This tragic illness is now reaching epidemic proportions and many service members are finding it difficult to find the quality help they need and deserve.  SFTT has gathered together an eminent group of concerned and highly qualified medical physicians to explore what can be done to help veterans from Afghanistan and Iraq reclaim their life.  The purpose of Dr. Grayson’s meeting with the staff of Warriors Salute was to explore new treatment modalities which have proved successful in treating stress disorders.

As a layman, it would be presumptuous of me to opine with any degree of authority on these “new” treatments, but Dr. Grayson seems open to most any method as long as it produces no harmful side-effects.  While it would be impossible to summarize the nine hour of training, Dr. Grayson uses muscle testing to detect trauma since our body and mind might be considered “one unified field.”   He then uses the information gathered from this “testing” to help clear the neuro pathways by eliminating the thought that produces the tension.  Found below is a video of Dr. Grayson’s muscle testing technique:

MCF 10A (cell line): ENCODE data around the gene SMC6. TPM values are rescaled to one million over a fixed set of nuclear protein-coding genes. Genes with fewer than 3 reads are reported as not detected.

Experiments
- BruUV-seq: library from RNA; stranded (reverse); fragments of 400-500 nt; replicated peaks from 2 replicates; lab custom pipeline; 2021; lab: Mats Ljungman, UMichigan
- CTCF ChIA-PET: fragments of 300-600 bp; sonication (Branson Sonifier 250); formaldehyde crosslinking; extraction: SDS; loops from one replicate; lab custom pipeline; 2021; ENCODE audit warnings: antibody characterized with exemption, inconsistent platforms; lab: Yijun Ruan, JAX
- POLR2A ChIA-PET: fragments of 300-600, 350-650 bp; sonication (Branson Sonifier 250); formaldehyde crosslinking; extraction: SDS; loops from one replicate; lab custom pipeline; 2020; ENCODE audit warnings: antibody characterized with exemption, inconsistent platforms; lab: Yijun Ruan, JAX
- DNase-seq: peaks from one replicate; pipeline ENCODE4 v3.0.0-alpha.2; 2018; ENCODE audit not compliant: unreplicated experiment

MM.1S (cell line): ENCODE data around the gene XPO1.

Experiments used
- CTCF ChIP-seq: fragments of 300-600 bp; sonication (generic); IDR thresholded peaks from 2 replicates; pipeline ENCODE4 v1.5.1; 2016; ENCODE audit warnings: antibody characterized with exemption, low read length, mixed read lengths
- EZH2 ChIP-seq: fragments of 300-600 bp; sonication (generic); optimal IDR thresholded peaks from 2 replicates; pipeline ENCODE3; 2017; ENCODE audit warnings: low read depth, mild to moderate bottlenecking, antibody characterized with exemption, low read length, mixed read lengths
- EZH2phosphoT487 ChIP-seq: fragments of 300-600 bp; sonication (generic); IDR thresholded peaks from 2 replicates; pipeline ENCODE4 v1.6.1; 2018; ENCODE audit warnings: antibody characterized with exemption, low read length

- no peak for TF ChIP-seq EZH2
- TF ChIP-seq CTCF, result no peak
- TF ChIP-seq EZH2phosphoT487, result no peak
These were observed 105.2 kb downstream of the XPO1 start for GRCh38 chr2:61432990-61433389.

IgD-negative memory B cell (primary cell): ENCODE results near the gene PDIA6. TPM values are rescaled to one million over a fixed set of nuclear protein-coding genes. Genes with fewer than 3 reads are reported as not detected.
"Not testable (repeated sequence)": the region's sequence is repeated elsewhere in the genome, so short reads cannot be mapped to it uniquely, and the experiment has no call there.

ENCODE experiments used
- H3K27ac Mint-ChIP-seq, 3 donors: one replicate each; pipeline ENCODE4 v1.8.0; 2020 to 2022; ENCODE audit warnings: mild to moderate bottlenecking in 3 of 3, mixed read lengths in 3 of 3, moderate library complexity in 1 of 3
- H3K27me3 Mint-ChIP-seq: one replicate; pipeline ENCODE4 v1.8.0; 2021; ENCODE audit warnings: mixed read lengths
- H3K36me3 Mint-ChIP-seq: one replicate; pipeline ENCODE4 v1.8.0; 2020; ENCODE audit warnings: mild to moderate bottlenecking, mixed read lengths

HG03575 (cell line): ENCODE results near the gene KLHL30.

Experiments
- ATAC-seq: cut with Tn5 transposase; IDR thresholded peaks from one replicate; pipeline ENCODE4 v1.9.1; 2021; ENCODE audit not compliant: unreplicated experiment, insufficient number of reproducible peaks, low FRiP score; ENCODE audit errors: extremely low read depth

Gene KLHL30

Once these negative thoughts have been “cleared” then new positive thought can be introduced by stimulating pressure points and the mind to react differently to stimuli.

As Dr. Grayson would be sure to point out, there is no one treatment to address the complex traumas associated with PTSD. The use of muscle testing or applied kinesiology is a non-evasive way to help diagnose and treat stress-related disorders. We believe that Warriors Salute will introduce this new treatment modality into their overall curriculum and extend the number of treatment options available to our brave warriors.

SFTT would like to thank Dr. Grayson and the management and staff of Warrior Salute and IATA for their work in helping service members regain their lives. We are all the better for it.

Richard W. May

 

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SFTT targets PTSD: Interview with Eilhys England Hackworth